The effects of excessive alcohol use may last much longer than we previously thought, suggests new research.
Most of us are familiar with the immediate effects that alcohol consumption has on the brain. Euphoria, depression, memory loss, blurred vision, slurred speech, and a general state of confusion are only some of these effects.
However, for those who consume excessive amounts of alcohol over extended periods, this repeated brain damage can have a long-lasting effect on neuronal and mental health.
Depression and anxiety are only some of the conditions that scientists have associated with long-term alcohol consumption. Consuming alcohol excessively may also cause Wernicke-Korsakoff syndrome, a condition that causes "amnesia, extreme confusion, and visual disturbances."
Do these damaging effects stop once the person stops drinking alcohol though? Until now, researchers believed that they did. New research, however, challenges this view.
Scientists from the Institute of Neuroscience CSIC-UMH in Alicante, Spain collaborated with others from the Central Institute of Mental Health Mannheim in Germany to examine the structural brain changes in people with alcohol use disorder. They found that damage to the brain's white matter persists in the first weeks of sobriety.
Silvia De Santis is the first author of the new study, which the journal JAMA Psychiatry has published.
Long-lasting effects of alcohol on the brain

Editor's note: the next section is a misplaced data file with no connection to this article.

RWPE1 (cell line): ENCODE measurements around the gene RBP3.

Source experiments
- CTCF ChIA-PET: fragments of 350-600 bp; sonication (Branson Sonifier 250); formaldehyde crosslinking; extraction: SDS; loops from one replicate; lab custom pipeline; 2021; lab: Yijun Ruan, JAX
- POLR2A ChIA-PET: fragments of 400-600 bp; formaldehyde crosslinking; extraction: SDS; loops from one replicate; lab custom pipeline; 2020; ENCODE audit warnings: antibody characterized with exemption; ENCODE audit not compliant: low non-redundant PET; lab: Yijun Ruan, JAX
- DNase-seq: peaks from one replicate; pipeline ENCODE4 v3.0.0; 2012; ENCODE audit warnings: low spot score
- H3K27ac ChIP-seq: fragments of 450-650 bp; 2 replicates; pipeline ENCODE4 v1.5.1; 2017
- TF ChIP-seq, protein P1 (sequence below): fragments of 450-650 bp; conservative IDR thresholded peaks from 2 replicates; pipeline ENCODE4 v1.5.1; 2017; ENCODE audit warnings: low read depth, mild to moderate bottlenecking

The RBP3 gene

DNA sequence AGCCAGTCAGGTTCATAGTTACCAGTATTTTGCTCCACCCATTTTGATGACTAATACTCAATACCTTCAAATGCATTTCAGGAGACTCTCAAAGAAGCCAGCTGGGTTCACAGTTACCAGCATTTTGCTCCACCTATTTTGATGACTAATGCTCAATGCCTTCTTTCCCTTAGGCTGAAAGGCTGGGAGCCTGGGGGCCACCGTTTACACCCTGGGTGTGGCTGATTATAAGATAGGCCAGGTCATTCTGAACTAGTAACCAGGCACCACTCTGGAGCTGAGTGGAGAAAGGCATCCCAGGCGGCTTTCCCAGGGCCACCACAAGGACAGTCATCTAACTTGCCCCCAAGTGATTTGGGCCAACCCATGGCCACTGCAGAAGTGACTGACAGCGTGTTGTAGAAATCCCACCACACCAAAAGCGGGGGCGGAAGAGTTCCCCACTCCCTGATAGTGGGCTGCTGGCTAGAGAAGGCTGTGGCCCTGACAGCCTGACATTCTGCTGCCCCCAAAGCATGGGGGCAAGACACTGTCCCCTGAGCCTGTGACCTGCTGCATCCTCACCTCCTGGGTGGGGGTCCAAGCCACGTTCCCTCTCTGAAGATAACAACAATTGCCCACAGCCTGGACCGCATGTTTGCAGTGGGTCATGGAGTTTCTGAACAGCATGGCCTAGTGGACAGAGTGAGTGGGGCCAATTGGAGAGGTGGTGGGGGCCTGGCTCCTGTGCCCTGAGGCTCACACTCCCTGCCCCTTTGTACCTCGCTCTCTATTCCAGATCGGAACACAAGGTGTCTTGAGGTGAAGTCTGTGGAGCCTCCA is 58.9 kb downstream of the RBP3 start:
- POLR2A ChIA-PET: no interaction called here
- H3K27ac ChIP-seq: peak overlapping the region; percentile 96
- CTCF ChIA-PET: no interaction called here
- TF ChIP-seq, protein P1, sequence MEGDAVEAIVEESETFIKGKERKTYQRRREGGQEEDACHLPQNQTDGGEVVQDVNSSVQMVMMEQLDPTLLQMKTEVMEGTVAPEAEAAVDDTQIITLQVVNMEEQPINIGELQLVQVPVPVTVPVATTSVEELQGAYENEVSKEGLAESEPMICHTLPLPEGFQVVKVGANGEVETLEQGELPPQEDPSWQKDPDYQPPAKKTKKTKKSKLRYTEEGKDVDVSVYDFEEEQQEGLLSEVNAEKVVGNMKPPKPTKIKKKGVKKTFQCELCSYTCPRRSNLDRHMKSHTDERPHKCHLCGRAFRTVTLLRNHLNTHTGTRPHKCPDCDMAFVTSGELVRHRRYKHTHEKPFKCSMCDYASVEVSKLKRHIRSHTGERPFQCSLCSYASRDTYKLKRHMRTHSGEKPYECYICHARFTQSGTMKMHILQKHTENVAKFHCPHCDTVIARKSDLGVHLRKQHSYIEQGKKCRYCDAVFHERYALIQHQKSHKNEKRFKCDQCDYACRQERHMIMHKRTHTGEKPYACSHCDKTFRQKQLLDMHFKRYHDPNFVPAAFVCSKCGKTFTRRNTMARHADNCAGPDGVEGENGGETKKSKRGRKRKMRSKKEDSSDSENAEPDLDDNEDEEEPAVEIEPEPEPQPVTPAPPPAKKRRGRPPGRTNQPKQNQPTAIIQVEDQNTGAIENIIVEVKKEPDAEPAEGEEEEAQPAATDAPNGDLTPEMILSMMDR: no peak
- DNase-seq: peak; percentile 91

De Santis and colleagues used neuroimaging techniques to examine 90 people with alcohol use disorder. The study participants had an average age of 46 years and had required hospitalization due to their addiction.
As a control group, the researchers recruited 36 men who were 41 years old on average and did not have alcohol use disorder.
Dr. Santiago Canals, study co-author and coordinator, explains the methods that the team used in the study, saying, "An important aspect of the work is that the group of patients participating in our research [is] hospitalized in a detoxification program, and their consumption of addictive substances is controlled, which guarantees that they are not drinking any alcohol. Therefore, the abstinence phase can be followed closely."
In parallel with the human study, the researchers examined a model of rats with a preference for alcohol. Doing this allowed them "to monitor the transition from normal to alcohol dependence in the brain, a process that is not possible to see in humans," explains De Santis.
The research revealed damage in the right hemisphere and the frontal region of the brain. Changes in white matter structure persisted for 6 weeks after the participants had stopped drinking.
The white matter of the brain contains the cells, axons, and myelin, which are key components that enable a "rapid and efficient information exchange" between neurons in different areas of the brain.
Study co-author Dr. Canals explains, "[T]here is a generalized change in the white matter, that is, in the set of fibers that communicate [with] different parts of the brain. The alterations are more intense in the corpus callosum and the fimbria."
"The corpus callosum is related to the communication between both hemispheres," he continues. "The fimbria contains the nerve fibers that [enable the communication between] the hippocampus, a fundamental structure for the formation of memories, the nucleus accumbens, and the prefrontal cortex."
The nucleus accumbens is a vital part of the brain's reward system, while the prefrontal cortex is important for complex thinking and planning, executive function, decision making, and appropriate social behavior.
The findings of the new study challenge preexisting beliefs that brain damage stops immediately with the cessation of alcohol consumption.
"Until now, nobody could believe that in the absence of alcohol, the damage in the brain would progress."
Dr. Santiago Canals